To avoid placing this burden on taxpayers, past municipal broadband initiatives have been funded in a variety of ways, including revenue bonds, federal Community Development Block Grants, and philanthropic contributions.
There’s also been dedicated federal funding for expanding broadband access as a result of the pandemic.
The two federal stimulus packages included billions in funding for broadband projects, and New Jersey used funding from the March 2020 CARES Act to bridge the digital divide in schools.
The American Rescue Plan sets aside billions for provisions that will or could cover costs associated with broadband service and devices, broadband infrastructure deployment, broadband mapping and broadband adoption.
President Joe Biden’s American Jobs Plan dedicates $100 billion to providing every American with affordable, reliable, high-speed broadband. Some of this funding does not have specific provisions, allowing states to determine how to use it.
Quijano suggested that New Jersey provide state appropriations to ensure communities can establish, maintain, and grow their network, and not make it such a heavy load for any single municipality to manage.
Although low-cost Internet can pay for itself, as it does for Newark Fiber and many other networks, studies have found that even fees of as little as $10 a month can be too expensive for some people. Beyond cost, Baykurt’s research has found that the additional paperwork associated with signing up for low-cost service, and the inflexibility of many subscription plans, have been found to be significant hurdles for residents.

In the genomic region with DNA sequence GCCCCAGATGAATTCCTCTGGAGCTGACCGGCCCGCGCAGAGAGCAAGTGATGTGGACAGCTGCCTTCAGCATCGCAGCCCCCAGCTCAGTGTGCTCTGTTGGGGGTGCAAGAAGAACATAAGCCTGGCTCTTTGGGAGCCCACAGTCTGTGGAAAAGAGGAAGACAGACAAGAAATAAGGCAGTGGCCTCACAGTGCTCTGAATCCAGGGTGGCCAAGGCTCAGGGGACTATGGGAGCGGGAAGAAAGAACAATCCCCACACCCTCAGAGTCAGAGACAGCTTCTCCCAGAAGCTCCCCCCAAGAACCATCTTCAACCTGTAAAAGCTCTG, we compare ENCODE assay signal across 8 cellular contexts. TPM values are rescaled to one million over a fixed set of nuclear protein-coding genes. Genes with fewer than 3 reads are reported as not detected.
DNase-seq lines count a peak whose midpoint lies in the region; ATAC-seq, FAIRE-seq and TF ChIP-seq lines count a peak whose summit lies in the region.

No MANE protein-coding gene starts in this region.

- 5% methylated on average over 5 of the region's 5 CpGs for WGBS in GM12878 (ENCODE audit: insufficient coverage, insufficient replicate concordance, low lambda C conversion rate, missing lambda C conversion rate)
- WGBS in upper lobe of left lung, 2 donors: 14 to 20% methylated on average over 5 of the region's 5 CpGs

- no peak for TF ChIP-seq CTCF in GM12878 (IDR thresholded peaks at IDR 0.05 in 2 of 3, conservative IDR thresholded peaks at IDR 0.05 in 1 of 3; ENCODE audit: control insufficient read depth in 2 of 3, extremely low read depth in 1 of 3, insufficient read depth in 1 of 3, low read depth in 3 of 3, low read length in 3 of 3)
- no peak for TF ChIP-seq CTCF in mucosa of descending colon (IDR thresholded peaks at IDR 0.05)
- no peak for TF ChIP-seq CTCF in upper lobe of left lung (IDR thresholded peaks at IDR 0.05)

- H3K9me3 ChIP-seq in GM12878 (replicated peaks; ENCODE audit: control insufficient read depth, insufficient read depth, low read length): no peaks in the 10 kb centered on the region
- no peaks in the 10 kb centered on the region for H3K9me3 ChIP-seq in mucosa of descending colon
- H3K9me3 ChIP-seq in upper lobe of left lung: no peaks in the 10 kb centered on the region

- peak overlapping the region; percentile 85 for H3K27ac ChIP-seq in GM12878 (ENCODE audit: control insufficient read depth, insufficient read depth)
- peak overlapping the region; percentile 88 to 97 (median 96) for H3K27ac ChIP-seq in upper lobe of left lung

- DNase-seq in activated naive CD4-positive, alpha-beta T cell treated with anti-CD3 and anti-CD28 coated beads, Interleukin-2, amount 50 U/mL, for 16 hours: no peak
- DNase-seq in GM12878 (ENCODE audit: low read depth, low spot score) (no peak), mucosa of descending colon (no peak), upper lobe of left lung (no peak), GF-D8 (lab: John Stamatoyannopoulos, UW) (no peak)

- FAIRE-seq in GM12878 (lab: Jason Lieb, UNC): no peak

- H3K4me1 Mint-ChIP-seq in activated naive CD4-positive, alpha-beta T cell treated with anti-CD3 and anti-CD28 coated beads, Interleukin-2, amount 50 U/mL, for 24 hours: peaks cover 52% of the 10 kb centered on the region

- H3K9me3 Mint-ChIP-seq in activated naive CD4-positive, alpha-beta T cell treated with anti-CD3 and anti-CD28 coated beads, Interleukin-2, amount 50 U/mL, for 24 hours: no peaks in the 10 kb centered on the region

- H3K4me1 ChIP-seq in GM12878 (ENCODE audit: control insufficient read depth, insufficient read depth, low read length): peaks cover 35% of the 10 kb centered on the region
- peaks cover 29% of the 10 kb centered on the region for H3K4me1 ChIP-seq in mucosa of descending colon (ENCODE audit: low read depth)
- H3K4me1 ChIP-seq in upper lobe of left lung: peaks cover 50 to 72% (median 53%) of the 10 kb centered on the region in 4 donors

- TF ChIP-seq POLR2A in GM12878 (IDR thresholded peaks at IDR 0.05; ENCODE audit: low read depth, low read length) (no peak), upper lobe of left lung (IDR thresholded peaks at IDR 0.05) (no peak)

“If it was free, it would be so much more helpful,” Dickerson. “It’s not that people don’t want to pay. It’s something that’s needed, and it should be offered free. But if it’s something people have to pay for, people should have options.”
“The main difference between a private company offering affordable services versus municipal free broadband is that, if you’re someone who lives from paycheck to paycheck, you don’t have to worry about whether you’re going to be able to afford the affordable service or not next month, because you know there’s always municipal broadband that is offered for free,” Baykurt said.
Many Americans already have this experience with public libraries, she added.
“Whenever you go to a public library, you know that you’ll get service,” Baykurt said. “You kind of take that for granted, and we forget how important that is when you actually need that kind of connectivity.”
Such need is particularly relevant for anyone who is evicted, or moves across town, which has been an issue for families of Camden schoolchildren. Destiny Bingham, a teacher at KIPP Cooper Norcross Academy and a Camden native, said that some students cannot get online due to unstable home conditions.
Finally, any plans for municipal broadband need community participation to develop in response to conditions there. In Baykurt’s experience, places that have had the most success with municipal broadband have had community buy-in and trust, along with funding and the staff to maintain the network. Community participation is especially important, since the digital divide is a symptom of poverty, and municipal broadband will only work if it addresses those root causes.
“I think it matters to hear what the Camden community needs in terms of access,” Baykurt said. “We need to really look at, ‘Okay, what does that community need?’”
This story was produced thanks to a reporting grant facilitated by the Center for Cooperative Media at Montclair State University and funded by New Jersey Children’s Foundation.
Please support NJ Pen with a subscription. Get e-mails, follow us on Facebook, Twitter, and Instagram, or try our Direct Dispatch text alerts.